One of the most controversial topics in the fitness industry is 'Squat Depth.' You will hear from many people that it's 'bad' to squat deep or 'dangerous.' Often many people will say you should only go to 90 degrees and no further. Yet if you're someone who attends the gym regularly you will see people who go all the way to the floor and others who barely bend their knees at all! So, what is right? Or is there even a correct depth?
So where should we start? Well, one of the biggest fears is that squatting 'deep' places large amounts of forces through your knees. In particular many people fear rupturing their ACL, but did you know that the deeper you squat, the less force there is going through your ACL? Forces in your ACL peak just before 90 degrees and then slowly drop off as you go deeper.
However, for your meniscus, patellofemoral joint and patella tendon, forces and load increases as your squat depth increases. However, there is no evidence currently suggesting that squatting deep will cause injury to these areas. If you are someone who has an existing injury in this area, than it may be a good idea to limit your range to avoid aggravating your currently injury and progress your depth as tolerable.
Next we should look at the hip. A common complaint is a sharp pinch in your hip whilst squatting. Generally the deeper you go with your squat the worse it can get! Commonly people may have abnormalities or an 'impingement' at their hip. If this is the case it may be worth getting a physio to check your hip and limit your squat depth until you have been assessed. However, an alternative to a regular 'Back Squat,' could be performing 'Front Squats' which will help to reduce the load going through the hip and thus reduce the pinching at the front of the hip.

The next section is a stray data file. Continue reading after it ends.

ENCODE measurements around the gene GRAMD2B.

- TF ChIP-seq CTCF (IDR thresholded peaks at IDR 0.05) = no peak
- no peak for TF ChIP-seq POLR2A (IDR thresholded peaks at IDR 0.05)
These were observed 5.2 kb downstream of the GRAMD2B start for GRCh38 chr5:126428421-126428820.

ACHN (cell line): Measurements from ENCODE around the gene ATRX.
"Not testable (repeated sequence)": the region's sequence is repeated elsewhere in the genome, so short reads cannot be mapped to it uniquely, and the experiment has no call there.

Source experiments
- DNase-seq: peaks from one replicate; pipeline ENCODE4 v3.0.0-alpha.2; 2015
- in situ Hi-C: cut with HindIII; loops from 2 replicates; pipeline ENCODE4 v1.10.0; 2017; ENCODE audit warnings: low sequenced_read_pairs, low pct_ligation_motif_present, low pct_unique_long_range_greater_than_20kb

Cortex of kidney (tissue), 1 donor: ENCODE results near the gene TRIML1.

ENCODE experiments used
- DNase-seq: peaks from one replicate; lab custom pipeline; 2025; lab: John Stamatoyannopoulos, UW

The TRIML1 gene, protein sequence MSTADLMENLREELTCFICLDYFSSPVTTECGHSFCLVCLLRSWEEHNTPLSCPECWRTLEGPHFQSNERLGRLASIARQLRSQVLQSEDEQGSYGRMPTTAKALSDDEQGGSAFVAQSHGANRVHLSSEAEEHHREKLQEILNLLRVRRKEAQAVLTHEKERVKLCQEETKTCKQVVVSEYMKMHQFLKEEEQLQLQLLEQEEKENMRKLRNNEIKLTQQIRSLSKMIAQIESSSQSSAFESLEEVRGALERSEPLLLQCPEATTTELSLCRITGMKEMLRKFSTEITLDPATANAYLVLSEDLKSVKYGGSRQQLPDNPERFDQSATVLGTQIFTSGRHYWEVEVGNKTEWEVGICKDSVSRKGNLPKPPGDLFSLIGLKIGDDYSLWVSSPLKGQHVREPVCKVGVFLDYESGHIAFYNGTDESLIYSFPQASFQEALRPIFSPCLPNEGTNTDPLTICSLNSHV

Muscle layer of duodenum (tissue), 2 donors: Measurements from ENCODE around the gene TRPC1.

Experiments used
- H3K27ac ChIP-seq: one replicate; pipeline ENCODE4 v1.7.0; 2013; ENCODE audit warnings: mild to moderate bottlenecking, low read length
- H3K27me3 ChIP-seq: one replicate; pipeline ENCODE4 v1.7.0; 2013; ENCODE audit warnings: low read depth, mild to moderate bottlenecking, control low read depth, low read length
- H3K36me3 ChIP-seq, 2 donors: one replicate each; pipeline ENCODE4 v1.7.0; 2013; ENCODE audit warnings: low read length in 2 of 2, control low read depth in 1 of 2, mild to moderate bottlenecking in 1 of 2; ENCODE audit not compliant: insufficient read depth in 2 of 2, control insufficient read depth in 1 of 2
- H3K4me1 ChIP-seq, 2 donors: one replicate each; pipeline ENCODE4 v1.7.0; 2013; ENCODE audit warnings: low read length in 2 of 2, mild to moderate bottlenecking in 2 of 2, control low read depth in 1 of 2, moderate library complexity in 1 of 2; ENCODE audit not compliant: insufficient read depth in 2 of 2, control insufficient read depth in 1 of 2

Another common misconception is that performing squats can cause lower back pain and going deeper is bad for your back. Squatting deep can result in a posterior pelvic tilt and this is called 'buttwink' when this happens, the load through your lumbar spine increases as the back rounds. This can cause some discomfort through the lumbar spine. It is recommended that if you are 'rounding' your lumbar spine in your squats that you practice trying to maintain your pelvis position and slowly progress the depth of your squats as you become better at this.
So, is there an optimal depth?
Unfortunately, the answer is no. Are deep squats bad for you? Again, the answer is no, the specifics for your depth are all dependent on you! Anatomy is something that also plays a significant role and anatomically we are all very different. So, Unless you are a bodybuilder or recovering from an injury, the reality is your squat depth doesn't really matter and you should just do what is comfortable for you!
If you are having trouble with squats, don't hesitate to pop into the clinic and get it assessed by our physiotherapists!